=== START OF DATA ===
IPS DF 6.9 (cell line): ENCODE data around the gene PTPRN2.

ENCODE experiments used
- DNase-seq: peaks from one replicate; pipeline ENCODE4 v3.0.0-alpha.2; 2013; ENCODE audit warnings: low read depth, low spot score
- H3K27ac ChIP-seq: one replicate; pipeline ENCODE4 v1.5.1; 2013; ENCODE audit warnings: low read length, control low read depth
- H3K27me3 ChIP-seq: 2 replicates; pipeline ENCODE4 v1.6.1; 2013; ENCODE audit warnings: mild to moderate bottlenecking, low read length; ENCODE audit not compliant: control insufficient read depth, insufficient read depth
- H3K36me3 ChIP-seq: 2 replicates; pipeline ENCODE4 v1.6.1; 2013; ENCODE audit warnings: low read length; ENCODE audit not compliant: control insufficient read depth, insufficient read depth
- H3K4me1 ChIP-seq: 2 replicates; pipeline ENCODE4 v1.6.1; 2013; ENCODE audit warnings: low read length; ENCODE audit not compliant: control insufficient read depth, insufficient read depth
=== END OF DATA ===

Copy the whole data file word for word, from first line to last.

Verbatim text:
IPS DF 6.9 (cell line): ENCODE data around the gene PTPRN2.

ENCODE experiments used
- DNase-seq: peaks from one replicate; pipeline ENCODE4 v3.0.0-alpha.2; 2013; ENCODE audit warnings: low read depth, low spot score
- H3K27ac ChIP-seq: one replicate; pipeline ENCODE4 v1.5.1; 2013; ENCODE audit warnings: low read length, control low read depth
- H3K27me3 ChIP-seq: 2 replicates; pipeline ENCODE4 v1.6.1; 2013; ENCODE audit warnings: mild to moderate bottlenecking, low read length; ENCODE audit not compliant: control insufficient read depth, insufficient read depth
- H3K36me3 ChIP-seq: 2 replicates; pipeline ENCODE4 v1.6.1; 2013; ENCODE audit warnings: low read length; ENCODE audit not compliant: control insufficient read depth, insufficient read depth
- H3K4me1 ChIP-seq: 2 replicates; pipeline ENCODE4 v1.6.1; 2013; ENCODE audit warnings: low read length; ENCODE audit not compliant: control insufficient read depth, insufficient read depth